Eric Ziegenhagen is an arts consultant, theatre artist, and musician based in Chicago.

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  • Good points, Eric. I’d also add – ensure there is someone in your company whose job it is to keep all information on the website up to date.

    • Eric Ziegenhagen

      Absolutely–makes complete sense to put it into someone’s weekly duties, be it the box-office manager, company manager…

  • And please for all that is holy add a searchbox someplace I can see on the front page. Because sometimes the above checklist isn’t what I’m looking for, you (the theatre company) haven’t anticipated what I’m searching for. Then check back in with what people are using that searchbox to search for in figuring out what links you should be highlighting on your front page.

    • Eric Ziegenhagen

      Thanks, Devon–that’s great. A search box is part of my permanent list from now on.

  • Jonathan Owicki

    Thanks so much for this! I’m in the process of redoing my company’s website and this has been super helpful!

  • THANK YOU for the great reminders. Basic information MATTERS.
    For a class I am teaching I was looking for “good” theatre websites yesterday. I spent literally hours trying to find one that had the basic information I needed, was easy to navigate and made an emotionally convincing case to the potential theatre patron not already “in the know.”

    What I learned is that creating a good theatre website is hard. Very hard it seems. 🙂

    I also gained some “odd insights” for lack of a better word. Patterns I started seeing after I looked at page after page that I might not have seen otherwise.

    **** Along with the address be very clear about the city state and country you are in. I found several Phoenix theatres, Civic Theatres and Center Stages that had locations listed like “2315 Simms St. across from the City Library.” They could have been in any city or country in the world. And these were not just “little theatres” at least two of the venues making this mistake also told me that their venues seated over 500 people. (I just can’t tell you what zip code those patrons are sitting in.)

    ****Kids are cute and engaging, but if you are not solely children’s theatre please put a mixture of images on your home page. I ran into theatre website after theater website that looked like a children’s theatre at first from the colors and the imagery. Until I noticed that their seasons included titles like “Burn This” and “Doubt” even one image of a dorky adult among all those cute kids would have fixed the problem.

    **** “The Empty Space” is the title of a great book by Peter Brooke- but it is not a great sales pitch for live theatre. Many theatres (at least a third of the ones I visited) showed a picture of an empty auditorium or theatre space. And you know what? It was not inspiring it was depressing. Unless you are an architect or an interior designer it is the event of theatre you are interested in more than the space. So let’s start showing happy audiences. It is a not so subliminal message that would do us all good. “Look folks the theatre is FUN come join us!” Seems better than look at what great upholstery, carpet and light fixtures we have.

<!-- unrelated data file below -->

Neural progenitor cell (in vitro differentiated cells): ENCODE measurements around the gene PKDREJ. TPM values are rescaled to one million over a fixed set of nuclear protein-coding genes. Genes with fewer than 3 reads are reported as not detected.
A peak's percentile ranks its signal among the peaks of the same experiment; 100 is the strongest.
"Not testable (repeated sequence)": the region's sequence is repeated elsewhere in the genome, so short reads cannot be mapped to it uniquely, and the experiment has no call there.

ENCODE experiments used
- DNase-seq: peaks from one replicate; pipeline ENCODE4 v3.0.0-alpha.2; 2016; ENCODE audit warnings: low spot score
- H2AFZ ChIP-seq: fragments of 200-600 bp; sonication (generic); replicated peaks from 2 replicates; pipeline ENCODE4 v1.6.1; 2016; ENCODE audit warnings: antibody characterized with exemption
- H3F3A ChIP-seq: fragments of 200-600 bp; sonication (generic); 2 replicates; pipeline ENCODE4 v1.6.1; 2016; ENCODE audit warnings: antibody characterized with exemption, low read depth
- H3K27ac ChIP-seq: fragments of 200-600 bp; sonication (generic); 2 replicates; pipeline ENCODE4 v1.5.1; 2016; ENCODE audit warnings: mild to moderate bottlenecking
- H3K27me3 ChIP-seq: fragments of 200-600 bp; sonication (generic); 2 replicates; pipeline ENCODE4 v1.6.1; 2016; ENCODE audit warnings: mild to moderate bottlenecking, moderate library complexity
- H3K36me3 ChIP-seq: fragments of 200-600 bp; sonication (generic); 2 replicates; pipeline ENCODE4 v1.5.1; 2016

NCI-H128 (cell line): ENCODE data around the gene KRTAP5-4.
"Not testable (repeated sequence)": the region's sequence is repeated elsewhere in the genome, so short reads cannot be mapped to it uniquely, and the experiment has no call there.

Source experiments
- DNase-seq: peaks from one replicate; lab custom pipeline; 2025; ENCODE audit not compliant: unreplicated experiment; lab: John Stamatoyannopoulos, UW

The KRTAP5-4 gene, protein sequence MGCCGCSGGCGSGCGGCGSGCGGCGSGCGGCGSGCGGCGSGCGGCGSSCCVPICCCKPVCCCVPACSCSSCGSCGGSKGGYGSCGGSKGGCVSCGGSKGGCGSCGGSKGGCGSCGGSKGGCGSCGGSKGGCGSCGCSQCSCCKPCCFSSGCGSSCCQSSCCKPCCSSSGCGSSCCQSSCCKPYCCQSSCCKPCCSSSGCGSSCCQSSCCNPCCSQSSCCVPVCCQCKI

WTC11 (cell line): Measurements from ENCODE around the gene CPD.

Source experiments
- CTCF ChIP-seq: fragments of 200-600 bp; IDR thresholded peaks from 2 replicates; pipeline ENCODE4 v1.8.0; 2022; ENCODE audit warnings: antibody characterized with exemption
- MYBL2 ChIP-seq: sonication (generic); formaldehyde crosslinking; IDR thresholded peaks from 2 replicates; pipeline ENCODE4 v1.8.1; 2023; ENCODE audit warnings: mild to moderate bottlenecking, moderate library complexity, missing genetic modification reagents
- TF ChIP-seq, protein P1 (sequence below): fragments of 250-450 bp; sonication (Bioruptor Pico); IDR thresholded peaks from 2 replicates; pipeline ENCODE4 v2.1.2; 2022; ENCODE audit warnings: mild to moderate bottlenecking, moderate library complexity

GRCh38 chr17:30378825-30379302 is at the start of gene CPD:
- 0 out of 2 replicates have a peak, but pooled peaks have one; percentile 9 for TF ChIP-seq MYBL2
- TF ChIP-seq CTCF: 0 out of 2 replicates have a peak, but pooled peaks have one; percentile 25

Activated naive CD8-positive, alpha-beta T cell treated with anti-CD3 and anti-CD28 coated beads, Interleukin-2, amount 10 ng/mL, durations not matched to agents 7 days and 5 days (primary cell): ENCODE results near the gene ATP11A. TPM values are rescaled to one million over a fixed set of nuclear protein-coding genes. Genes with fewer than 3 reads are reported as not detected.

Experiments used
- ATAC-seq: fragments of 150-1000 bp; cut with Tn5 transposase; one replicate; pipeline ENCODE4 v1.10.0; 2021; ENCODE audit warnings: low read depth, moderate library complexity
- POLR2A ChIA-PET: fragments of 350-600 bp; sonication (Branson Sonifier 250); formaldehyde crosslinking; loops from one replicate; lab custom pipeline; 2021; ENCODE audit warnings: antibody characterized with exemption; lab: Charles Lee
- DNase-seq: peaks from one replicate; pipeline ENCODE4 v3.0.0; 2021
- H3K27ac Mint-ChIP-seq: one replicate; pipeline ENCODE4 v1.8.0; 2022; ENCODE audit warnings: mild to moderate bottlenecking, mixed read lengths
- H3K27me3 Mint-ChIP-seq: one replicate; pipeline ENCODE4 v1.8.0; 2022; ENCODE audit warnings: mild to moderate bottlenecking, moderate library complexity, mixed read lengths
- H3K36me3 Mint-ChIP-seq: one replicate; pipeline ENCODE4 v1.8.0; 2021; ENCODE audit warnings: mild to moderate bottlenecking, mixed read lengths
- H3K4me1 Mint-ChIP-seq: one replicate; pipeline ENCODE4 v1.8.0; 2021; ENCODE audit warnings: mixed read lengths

Hope that helps those in the design or re-design mode! But first get the basic information out!

    Thanks again,
    Mari

    • Eric Ziegenhagen

      Thanks Mari–great suggestions. Regarding the last comment, I think theaters do absolutely often miss the opportunity to put their audience in the promotional photography, when they are such an integral part of any performance. It is worth it for theater companies to look at how membership-driven organizations–both gyms and churches–usually feature photos that include the “audience” participating with the space.

  • You sorta mentioned this at the beginning and then glossed over it while talking about show times, but it should be immediately obvious how to buy tickets.

    The other thing is that all of these things should be obvious ON THE VERY FRONT PAGE. Don’t make me scroll or click through to get any of this information. 99.9% of your website audience is looking for the things you mentioned! If they’re buried on another page, they’re that much more likely to just go away.

    Users are very forgiving about scrolling (though you shouldn’t hide this stuff at the bottom of the page either), but much less forgiving about having to click three times just to see what time the show is.

  • This is all such good advice. I can’t tell you how frustrated I get at the whole “click here to buy tickets” when all I want to know is when and where shenanigans. And to know the running time beforehand! How I could plan the rest of my day/evening if that were ever a possibility! Great post.

  • Rebecca Noon

    I recently attended a Creative Capital PDP Internet for Artists Workshop. It was amazing, and they have this super wikispot open to all. Lots of great tips on all kinds of things related to this info. Feel free to peruse, use, and add to: http://ifa.wikispot.org/